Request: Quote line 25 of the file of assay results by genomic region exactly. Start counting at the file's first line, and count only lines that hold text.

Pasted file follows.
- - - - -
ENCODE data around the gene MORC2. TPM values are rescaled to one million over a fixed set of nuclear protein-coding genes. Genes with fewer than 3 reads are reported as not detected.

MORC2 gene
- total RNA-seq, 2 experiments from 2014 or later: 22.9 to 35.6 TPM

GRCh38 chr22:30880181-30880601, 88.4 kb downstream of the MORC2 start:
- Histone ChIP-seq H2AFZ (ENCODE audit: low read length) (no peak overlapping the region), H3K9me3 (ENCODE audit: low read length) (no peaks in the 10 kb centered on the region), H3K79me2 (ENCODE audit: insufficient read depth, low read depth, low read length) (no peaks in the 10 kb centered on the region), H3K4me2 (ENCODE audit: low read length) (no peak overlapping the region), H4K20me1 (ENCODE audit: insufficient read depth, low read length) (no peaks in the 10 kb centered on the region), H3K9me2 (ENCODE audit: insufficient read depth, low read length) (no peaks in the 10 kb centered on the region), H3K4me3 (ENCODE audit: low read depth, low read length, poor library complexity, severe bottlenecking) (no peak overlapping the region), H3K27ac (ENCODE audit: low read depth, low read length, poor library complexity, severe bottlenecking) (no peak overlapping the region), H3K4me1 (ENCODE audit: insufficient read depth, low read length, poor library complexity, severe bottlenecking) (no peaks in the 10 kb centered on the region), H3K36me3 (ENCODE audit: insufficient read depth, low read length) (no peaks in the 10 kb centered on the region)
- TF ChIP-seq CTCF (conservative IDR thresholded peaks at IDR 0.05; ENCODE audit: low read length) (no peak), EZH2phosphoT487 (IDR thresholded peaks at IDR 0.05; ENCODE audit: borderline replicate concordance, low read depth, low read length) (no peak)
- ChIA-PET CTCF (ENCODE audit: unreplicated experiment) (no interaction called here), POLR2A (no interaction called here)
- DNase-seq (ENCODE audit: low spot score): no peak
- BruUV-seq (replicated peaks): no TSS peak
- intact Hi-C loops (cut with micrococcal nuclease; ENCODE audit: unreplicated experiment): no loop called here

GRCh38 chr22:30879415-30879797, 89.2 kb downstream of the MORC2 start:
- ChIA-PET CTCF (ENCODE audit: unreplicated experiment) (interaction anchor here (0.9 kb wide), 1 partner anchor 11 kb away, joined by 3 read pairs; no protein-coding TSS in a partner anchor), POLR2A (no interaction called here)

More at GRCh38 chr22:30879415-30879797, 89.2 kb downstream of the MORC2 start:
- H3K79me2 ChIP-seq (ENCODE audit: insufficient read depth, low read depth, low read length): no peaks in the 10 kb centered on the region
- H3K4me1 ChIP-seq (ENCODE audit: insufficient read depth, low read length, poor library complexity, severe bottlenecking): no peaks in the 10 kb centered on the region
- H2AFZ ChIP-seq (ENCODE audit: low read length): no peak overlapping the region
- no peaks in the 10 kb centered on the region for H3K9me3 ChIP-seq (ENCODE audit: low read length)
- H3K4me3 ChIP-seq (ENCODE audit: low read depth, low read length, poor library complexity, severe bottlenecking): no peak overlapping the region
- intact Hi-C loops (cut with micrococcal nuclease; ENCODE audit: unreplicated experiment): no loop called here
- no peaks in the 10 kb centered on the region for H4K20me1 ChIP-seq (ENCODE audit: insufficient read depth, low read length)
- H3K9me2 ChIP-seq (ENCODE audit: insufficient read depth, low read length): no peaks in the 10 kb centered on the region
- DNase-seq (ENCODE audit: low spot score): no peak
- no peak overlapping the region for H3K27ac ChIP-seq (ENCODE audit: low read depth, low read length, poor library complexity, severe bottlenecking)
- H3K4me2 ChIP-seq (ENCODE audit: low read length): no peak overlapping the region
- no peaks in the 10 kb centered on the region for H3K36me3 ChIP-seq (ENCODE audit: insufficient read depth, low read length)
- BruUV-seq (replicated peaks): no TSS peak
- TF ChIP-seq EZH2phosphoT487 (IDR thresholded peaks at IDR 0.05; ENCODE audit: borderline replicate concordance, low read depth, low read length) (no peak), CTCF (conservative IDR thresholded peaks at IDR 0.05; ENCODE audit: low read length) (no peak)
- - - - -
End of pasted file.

- no peaks in the 10 kb centered on the region for H3K36me3 ChIP-seq (ENCODE audit: insufficient read depth, low read length)